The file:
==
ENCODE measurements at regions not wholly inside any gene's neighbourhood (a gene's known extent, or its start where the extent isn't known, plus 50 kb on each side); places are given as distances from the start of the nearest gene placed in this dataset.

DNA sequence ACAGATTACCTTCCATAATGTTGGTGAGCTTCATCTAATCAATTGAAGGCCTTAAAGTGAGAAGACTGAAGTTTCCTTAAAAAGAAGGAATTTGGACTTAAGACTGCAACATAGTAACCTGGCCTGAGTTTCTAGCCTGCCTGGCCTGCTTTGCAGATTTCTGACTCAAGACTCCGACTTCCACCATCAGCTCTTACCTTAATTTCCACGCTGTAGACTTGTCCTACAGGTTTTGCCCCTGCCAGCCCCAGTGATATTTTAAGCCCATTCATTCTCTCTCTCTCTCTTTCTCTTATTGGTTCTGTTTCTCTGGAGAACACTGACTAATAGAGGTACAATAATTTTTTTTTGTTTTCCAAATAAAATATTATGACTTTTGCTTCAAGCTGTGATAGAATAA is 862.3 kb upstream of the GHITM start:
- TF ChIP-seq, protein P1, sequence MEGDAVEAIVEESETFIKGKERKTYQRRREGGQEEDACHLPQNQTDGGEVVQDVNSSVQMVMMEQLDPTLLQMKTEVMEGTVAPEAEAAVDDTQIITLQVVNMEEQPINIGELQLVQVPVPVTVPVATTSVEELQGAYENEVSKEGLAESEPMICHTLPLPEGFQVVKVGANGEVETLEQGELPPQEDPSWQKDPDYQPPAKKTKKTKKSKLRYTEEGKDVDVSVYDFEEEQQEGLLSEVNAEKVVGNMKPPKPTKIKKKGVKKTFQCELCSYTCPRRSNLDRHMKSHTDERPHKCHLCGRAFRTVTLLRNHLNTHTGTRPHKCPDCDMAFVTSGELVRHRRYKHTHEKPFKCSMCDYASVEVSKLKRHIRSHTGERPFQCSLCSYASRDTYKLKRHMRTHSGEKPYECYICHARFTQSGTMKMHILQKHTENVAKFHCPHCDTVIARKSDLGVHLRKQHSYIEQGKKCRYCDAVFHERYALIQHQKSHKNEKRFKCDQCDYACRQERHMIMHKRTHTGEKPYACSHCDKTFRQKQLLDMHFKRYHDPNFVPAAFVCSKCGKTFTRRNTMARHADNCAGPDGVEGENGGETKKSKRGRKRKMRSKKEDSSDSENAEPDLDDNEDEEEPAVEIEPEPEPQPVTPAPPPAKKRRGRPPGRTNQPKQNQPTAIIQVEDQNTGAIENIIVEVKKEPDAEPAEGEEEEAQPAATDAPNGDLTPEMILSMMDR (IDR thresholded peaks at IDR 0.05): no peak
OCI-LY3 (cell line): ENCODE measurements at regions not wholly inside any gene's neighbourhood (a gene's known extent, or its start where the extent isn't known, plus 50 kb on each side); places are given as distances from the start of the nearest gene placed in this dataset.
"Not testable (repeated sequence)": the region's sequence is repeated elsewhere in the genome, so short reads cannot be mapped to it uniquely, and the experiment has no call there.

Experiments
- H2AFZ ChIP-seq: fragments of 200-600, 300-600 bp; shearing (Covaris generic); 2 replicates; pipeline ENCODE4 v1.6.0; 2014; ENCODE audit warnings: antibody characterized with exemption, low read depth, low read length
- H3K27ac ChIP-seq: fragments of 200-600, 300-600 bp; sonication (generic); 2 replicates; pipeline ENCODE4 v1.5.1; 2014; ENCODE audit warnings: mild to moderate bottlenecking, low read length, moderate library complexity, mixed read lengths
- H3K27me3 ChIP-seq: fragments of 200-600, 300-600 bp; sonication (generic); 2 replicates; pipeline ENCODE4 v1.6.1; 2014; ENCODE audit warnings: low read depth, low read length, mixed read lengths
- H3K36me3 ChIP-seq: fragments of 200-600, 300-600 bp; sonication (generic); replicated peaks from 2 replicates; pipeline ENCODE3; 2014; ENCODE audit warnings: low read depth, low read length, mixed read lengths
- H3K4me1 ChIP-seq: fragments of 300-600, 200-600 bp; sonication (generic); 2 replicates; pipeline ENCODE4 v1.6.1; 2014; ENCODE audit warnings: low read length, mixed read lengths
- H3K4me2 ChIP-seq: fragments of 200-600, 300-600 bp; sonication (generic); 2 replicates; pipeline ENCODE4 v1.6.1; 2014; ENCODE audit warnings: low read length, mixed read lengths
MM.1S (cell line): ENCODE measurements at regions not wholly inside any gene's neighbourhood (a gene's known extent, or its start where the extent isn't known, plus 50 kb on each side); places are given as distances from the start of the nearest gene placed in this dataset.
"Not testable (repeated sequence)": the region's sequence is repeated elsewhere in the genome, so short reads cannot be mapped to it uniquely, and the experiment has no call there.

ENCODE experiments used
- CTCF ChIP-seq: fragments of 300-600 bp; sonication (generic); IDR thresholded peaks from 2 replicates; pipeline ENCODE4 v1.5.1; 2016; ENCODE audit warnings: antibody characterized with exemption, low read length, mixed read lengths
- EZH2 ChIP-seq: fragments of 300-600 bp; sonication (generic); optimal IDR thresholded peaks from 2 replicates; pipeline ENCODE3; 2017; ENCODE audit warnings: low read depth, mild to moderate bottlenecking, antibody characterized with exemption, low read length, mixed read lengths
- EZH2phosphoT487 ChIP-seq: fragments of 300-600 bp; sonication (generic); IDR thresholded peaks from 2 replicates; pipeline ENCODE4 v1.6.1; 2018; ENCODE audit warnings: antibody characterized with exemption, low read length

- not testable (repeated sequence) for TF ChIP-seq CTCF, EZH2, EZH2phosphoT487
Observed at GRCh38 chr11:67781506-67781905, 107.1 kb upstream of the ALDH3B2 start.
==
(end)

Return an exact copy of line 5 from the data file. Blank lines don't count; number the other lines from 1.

"Not testable (repeated sequence)": the region's sequence is repeated elsewhere in the genome, so short reads cannot be mapped to it uniquely, and the experiment has no call there.